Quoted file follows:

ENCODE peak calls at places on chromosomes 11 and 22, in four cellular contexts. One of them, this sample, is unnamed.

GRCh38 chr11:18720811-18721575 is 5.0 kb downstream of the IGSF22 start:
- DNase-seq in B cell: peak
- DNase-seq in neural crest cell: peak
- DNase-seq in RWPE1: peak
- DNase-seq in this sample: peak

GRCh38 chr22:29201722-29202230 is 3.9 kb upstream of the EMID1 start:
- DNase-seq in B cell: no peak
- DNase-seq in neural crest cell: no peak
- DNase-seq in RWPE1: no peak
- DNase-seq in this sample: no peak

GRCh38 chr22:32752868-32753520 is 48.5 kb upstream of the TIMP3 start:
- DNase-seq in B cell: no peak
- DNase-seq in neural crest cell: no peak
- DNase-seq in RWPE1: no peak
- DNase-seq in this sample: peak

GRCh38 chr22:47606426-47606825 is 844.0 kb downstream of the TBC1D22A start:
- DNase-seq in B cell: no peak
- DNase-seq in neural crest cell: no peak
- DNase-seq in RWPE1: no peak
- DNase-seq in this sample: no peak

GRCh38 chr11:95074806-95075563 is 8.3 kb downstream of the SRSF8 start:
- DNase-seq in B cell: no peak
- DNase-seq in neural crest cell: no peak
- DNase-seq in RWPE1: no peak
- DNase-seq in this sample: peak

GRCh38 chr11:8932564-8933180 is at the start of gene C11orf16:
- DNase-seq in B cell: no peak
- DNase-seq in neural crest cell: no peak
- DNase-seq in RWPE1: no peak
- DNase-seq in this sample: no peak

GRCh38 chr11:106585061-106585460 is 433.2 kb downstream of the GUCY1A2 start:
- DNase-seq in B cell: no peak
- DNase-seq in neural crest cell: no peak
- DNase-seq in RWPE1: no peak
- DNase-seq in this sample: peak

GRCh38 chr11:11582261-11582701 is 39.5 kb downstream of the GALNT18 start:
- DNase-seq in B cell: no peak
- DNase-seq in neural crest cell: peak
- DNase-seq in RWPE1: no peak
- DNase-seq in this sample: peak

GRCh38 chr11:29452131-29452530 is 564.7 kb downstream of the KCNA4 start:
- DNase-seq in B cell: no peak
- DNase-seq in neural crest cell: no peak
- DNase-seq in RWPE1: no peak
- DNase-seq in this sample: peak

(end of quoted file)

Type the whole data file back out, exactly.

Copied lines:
ENCODE peak calls at places on chromosomes 11 and 22, in four cellular contexts. One of them, this sample, is unnamed.

GRCh38 chr11:18720811-18721575 is 5.0 kb downstream of the IGSF22 start:
- DNase-seq in B cell: peak
- DNase-seq in neural crest cell: peak
- DNase-seq in RWPE1: peak
- DNase-seq in this sample: peak

GRCh38 chr22:29201722-29202230 is 3.9 kb upstream of the EMID1 start:
- DNase-seq in B cell: no peak
- DNase-seq in neural crest cell: no peak
- DNase-seq in RWPE1: no peak
- DNase-seq in this sample: no peak

GRCh38 chr22:32752868-32753520 is 48.5 kb upstream of the TIMP3 start:
- DNase-seq in B cell: no peak
- DNase-seq in neural crest cell: no peak
- DNase-seq in RWPE1: no peak
- DNase-seq in this sample: peak

GRCh38 chr22:47606426-47606825 is 844.0 kb downstream of the TBC1D22A start:
- DNase-seq in B cell: no peak
- DNase-seq in neural crest cell: no peak
- DNase-seq in RWPE1: no peak
- DNase-seq in this sample: no peak

GRCh38 chr11:95074806-95075563 is 8.3 kb downstream of the SRSF8 start:
- DNase-seq in B cell: no peak
- DNase-seq in neural crest cell: no peak
- DNase-seq in RWPE1: no peak
- DNase-seq in this sample: peak

GRCh38 chr11:8932564-8933180 is at the start of gene C11orf16:
- DNase-seq in B cell: no peak
- DNase-seq in neural crest cell: no peak
- DNase-seq in RWPE1: no peak
- DNase-seq in this sample: no peak

GRCh38 chr11:106585061-106585460 is 433.2 kb downstream of the GUCY1A2 start:
- DNase-seq in B cell: no peak
- DNase-seq in neural crest cell: no peak
- DNase-seq in RWPE1: no peak
- DNase-seq in this sample: peak

GRCh38 chr11:11582261-11582701 is 39.5 kb downstream of the GALNT18 start:
- DNase-seq in B cell: no peak
- DNase-seq in neural crest cell: peak
- DNase-seq in RWPE1: no peak
- DNase-seq in this sample: peak

GRCh38 chr11:29452131-29452530 is 564.7 kb downstream of the KCNA4 start:
- DNase-seq in B cell: no peak
- DNase-seq in neural crest cell: no peak
- DNase-seq in RWPE1: no peak
- DNase-seq in this sample: peak